In a major blow to the Harvard Kennedy School, Caroline Kennedy, daughter of President John F. Kennedy, has abruptly resigned from her longtime advisory role at an institution founded to honor her father’s legacy.
Kennedy, the former ambassador to Japan, was one of two board members to step down from the Harvard Kennedy School’s Institute of Politics advisory committee. Days after Kennedy’s resignation, Kenneth M. Duberstein, a lobbyist and former chief of staff to President Ronald Reagan, also resigned.
Neither Kennedy nor Duberstein responded to requests for comment, but their sudden departures suggest that tensions between the committee members and Harvard’s administration reached a boiling point, according to sources at the school.
Kennedy penned a letter to Kennedy School Dean Douglas Elmendorf last week reluctantly tendering her resignation.
“When I enter HKS, I am reminded of my mother, my uncles and my brother, who all served on the [senior advisory committee],” Kennedy wrote in the letter obtained by the Globe. “I share their belief that inspiring the next generation of leaders to enter public service is the best way to honor my father’s memory.”
Kennedy noted that the bipartisan advisory committee has for five decades “worked closely with the Dean and the Director in a relationship of mutual respect and constructive collaboration. Recent developments have convinced me that I can no longer play a constructive role at the IOP.”
On Wednesday, the Kennedy School confirmed their resignations and thanked Kennedy and Duberstein for their service.
“Caroline’s role at the Institute of Politics will always be prized and remembered," Elmendorf said in a statement. “I am extremely grateful for the extraordinary dedication and commitment she has shown to Harvard Kennedy School over many years."
Elmendorf noted that Kennedy’s longtime involvement in the Institute of Politics helped inspire and made a difference to hundreds of students and to the school’s staff.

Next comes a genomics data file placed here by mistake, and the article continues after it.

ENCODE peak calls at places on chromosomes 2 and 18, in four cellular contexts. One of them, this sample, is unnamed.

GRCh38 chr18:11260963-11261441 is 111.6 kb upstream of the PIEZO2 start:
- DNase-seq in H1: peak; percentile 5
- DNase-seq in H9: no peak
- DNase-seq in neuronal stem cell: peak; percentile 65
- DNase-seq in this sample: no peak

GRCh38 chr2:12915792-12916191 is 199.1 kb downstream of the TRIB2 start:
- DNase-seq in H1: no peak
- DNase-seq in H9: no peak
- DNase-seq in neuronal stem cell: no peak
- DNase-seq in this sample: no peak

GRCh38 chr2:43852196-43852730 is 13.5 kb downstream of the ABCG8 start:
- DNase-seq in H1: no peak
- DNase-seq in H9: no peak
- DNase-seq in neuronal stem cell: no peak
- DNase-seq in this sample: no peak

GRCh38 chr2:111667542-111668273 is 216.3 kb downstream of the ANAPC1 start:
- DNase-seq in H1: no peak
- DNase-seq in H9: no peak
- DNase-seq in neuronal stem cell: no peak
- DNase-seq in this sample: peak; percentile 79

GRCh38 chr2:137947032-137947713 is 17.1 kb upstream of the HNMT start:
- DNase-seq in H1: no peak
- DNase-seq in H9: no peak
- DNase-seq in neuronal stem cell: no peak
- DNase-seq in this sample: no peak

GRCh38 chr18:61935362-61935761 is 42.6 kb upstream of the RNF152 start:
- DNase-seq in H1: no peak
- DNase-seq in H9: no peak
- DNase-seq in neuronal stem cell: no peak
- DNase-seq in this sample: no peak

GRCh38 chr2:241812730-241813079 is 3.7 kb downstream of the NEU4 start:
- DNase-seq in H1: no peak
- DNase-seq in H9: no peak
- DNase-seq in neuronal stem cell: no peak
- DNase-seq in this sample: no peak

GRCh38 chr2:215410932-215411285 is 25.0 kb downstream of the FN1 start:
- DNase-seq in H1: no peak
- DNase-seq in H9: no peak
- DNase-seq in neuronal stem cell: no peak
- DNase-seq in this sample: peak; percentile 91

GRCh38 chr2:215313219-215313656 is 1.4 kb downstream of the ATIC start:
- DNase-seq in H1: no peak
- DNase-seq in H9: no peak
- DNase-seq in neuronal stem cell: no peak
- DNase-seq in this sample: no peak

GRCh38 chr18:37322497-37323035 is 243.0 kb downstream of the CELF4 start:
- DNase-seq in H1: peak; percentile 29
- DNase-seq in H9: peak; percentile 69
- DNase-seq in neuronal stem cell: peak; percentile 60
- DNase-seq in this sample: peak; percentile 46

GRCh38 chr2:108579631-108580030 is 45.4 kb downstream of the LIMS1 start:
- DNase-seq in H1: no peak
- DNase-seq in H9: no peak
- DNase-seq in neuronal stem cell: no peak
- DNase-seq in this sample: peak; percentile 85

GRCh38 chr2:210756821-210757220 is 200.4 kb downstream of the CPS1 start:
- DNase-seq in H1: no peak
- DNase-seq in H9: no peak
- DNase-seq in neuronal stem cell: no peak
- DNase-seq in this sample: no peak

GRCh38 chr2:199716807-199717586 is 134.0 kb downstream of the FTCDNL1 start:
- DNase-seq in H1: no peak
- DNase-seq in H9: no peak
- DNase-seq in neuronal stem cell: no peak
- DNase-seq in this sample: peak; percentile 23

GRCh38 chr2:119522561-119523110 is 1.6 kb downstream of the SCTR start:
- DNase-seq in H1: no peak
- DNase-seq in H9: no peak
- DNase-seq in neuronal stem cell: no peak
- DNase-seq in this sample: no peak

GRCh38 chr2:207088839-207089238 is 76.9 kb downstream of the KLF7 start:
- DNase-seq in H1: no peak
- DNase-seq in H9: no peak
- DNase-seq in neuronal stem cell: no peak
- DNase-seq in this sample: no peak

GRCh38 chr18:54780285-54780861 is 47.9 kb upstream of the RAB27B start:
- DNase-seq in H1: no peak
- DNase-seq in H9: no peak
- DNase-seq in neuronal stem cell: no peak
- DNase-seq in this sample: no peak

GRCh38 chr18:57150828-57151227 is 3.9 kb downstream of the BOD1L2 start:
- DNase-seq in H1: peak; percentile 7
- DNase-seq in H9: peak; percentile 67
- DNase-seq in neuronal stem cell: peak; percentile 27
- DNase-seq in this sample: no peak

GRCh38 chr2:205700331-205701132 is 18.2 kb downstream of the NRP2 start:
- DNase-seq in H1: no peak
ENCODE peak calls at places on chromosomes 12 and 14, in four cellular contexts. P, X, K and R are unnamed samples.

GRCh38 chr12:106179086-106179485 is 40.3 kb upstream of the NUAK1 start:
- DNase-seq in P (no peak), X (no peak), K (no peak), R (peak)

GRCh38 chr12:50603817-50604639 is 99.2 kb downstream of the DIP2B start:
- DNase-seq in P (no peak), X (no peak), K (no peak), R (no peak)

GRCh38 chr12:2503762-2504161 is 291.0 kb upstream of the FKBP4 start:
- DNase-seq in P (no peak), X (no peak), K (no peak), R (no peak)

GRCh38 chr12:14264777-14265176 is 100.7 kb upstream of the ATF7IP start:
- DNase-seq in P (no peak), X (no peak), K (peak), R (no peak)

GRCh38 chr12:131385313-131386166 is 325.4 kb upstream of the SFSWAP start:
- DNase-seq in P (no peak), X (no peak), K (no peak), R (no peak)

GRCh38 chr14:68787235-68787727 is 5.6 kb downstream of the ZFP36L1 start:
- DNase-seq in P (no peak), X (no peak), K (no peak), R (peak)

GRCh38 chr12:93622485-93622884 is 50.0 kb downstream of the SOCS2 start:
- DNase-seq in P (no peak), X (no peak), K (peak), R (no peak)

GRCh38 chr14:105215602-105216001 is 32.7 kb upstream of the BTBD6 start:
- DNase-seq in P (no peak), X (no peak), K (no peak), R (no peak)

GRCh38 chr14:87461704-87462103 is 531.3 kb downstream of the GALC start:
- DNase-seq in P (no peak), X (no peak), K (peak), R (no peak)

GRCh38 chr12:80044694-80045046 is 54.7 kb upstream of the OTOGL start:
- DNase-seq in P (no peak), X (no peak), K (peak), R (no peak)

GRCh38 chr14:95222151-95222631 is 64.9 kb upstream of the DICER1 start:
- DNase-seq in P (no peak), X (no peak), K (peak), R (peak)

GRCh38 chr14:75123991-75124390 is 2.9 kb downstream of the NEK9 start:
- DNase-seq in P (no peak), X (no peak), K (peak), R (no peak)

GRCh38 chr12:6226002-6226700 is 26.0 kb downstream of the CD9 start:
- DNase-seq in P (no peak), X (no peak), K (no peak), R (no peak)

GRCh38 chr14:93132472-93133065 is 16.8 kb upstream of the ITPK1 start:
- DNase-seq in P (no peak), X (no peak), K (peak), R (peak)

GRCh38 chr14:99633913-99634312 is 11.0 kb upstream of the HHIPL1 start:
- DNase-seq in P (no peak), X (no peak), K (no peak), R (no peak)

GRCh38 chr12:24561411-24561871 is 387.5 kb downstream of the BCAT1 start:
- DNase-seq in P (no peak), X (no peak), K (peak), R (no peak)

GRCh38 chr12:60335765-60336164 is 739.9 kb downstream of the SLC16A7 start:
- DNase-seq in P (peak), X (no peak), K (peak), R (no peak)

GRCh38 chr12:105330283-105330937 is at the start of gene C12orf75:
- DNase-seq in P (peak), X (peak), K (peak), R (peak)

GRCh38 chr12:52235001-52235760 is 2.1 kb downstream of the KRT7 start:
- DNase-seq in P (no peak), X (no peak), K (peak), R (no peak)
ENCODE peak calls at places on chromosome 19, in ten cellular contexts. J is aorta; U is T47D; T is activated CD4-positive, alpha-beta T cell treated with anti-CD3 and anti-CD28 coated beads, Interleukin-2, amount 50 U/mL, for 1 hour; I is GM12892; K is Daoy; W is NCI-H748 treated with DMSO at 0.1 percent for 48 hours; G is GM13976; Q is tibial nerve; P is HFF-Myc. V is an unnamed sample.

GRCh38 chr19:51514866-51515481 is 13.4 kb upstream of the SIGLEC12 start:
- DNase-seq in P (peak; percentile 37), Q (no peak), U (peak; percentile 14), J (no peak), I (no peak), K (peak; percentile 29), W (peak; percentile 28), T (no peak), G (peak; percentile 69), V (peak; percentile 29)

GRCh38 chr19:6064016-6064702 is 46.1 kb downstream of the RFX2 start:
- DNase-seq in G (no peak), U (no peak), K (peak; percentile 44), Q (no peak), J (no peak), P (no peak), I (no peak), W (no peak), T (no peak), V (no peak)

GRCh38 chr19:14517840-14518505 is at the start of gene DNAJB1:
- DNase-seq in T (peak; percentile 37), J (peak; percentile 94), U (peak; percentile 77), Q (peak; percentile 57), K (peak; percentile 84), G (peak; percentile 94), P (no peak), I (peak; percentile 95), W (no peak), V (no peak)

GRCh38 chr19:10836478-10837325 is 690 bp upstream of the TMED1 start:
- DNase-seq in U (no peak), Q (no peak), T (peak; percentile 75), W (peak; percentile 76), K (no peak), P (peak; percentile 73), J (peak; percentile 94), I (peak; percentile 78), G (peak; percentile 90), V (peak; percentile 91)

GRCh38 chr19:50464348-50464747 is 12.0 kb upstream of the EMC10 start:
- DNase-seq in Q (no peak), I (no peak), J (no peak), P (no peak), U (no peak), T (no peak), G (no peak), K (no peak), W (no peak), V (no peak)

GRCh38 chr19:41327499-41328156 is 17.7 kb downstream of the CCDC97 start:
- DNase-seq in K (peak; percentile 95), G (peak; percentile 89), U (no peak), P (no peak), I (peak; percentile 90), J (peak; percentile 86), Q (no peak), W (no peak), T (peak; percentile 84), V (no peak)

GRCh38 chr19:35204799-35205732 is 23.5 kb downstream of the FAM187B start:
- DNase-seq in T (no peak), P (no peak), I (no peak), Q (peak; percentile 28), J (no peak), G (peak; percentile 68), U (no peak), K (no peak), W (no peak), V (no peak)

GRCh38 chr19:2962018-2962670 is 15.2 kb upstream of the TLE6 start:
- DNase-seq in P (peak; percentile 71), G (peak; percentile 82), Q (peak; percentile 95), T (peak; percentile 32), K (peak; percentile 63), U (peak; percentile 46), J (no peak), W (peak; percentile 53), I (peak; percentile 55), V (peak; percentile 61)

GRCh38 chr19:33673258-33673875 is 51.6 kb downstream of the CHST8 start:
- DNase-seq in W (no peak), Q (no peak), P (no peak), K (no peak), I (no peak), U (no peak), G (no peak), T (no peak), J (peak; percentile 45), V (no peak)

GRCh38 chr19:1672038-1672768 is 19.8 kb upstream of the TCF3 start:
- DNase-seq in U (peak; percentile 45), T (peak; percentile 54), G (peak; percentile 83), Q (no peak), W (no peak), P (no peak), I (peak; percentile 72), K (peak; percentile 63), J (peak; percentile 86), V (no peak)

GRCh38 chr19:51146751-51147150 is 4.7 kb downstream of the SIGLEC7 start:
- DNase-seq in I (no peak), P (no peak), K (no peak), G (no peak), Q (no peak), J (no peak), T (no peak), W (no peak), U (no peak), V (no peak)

Duberstein, who was chair of the advisory committee and a member since 1996, served with “exceptional dedication,” Elmendorf said in the statement. "We greatly appreciate his absolute commitment to encouraging students to enter public life and for his tireless efforts to strengthen the IOP to support and inspire those students.”
The two resignations were first reported by The Washington Post. That newspaper, citing unnamed sources, reported that there had been tension between Kennedy and Elmendorf and that Kennedy and her allies on the committee felt that Elmendorf was not collaborative and micromanaged the institute’s affairs.
Sources at the Kennedy School also said that Duberstein and Elmendorf have disagreed in recent years over the extent of Duberstein’s involvement and his role at the institute.
Advisory boards throughout Harvard are filled by influential donors, but the university has stressed that giving money doesn’t allow funders to dictate the management of individual schools and the institution.
Still, the advisory committee of the Institute of Politics has traditionally been more independent. For years and until his death, former Massachusetts senator Ted Kennedy headed the committee and helped guide the institute. Ted Kennedy, brother of the late president, famously never missed a meeting, and even when he was sick participated by telephone.
But after a series of leadership shuffles and recent controversies, Elmendorf has become more involved, sources at the Kennedy School said.
In 2017, the institute designated Chelsea Manning, a former Army intelligence analyst who was sentenced to 35 years in prison after providing WikiLeaks with access to classified documents, as a visiting fellow. The move led to a public backlash and at least one high-level resignation at another Kennedy School center. It forced Elmendorf to rescind the Manning invitation.
The institute also faced an outcry when it name President Trump’s former press secretary, Sean Spicer, as a fellow in 2017.
For now, the institute’s board includes two members with ties to the Kennedy family. Joseph Kennedy III, a US representative from Massachusetts, the grand-nephew of President Kennedy is on the board, as is Heather Campion, the former chief executive of the John F. Kennedy Presidential Library Foundation.